Longtime Labor Party insider Bob Ellis endorses Bill Shorten in his quest to become the next Opposition Leader.
I don’t fully understand why insurance, for instance, should not be more punished for swindling flooded shopkeepers out of their money, but there you go. He understands world finance post-meltdown ‒ or I hope he does ‒ and I do not. Like Hawke, he has steeped himself in the immensity and the difficulty of the subject and come out wise, and torn, and visibly thinking, minute by minute, on what is required.
His best speech ‒ and it was self-composed ‒ was at the Labor Party Conference two years ago. Imagine a walled city the size of Perth, he said. A walled city of the disabled — and they can’t get out of it. A prison that size. With that many people.
It thunderstruck that audience and was, Bruce Hawker beside me said:
"...the best audition for prime minister I’ve heard."
Bill stuck with Gillard for two testing years, even after he was offered the job of Treasurer, tomorrow, if he defected. As with Beazley, he was loyal, to his own cost.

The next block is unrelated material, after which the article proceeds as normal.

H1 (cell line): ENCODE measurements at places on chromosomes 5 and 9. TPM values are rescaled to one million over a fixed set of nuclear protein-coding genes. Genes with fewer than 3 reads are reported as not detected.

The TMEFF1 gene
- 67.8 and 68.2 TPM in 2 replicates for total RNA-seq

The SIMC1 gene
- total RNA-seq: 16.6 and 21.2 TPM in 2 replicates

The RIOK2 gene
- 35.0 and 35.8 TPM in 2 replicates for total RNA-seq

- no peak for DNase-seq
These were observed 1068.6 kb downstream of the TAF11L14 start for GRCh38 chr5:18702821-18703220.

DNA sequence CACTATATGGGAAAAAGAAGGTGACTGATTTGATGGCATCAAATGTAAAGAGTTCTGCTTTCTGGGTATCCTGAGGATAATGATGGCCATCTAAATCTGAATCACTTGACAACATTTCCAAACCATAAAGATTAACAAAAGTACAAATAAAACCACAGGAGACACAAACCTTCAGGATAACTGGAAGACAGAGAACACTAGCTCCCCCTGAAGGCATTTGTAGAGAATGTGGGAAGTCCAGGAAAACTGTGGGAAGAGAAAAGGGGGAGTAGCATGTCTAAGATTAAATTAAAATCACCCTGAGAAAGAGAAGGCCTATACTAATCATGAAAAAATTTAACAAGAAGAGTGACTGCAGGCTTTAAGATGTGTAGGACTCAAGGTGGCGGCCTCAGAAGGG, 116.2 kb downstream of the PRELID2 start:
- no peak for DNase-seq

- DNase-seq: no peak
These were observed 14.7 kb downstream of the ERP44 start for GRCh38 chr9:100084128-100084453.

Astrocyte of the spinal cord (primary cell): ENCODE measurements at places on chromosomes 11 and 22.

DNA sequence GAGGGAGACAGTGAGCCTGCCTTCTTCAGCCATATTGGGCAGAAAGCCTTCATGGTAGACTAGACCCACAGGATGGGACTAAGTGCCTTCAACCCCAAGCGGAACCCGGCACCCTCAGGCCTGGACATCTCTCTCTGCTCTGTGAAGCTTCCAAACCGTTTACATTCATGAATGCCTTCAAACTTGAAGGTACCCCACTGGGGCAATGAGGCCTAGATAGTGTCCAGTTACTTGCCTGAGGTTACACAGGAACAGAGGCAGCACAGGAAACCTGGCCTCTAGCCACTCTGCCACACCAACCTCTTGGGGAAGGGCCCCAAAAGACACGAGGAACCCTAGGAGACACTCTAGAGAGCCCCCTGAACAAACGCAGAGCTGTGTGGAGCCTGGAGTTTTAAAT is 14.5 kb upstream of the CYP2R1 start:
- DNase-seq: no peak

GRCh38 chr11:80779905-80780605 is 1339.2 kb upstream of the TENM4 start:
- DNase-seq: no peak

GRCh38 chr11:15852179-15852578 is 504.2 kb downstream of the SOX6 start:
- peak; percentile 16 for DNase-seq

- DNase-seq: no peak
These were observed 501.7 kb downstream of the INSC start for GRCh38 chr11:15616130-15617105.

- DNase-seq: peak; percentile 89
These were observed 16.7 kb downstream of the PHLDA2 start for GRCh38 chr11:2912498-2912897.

He could, I believe, himself have displaced Julia by merely putting up his hand, and then intriguing for a while, but he chose not to. He chose not to for a year, perhaps, and I wish he had.
I actually thought on the dreadful day when he, at last, for the party’s sake, went across to Rudd, that we’d end up with only twenty-five seats if he did not. The pain showed in his face, that he was putting his hand up then, for himself, but of course he was not. In his office, an hour before, no-one knew what he would do
It was his call and he was in pain. And, as always, the party came first.
And we are where we are.
And I hope he gets up this time.
Read also Lionel Grant's endorsement of Shorten's leadership rival Anthony Albanese by clicking here.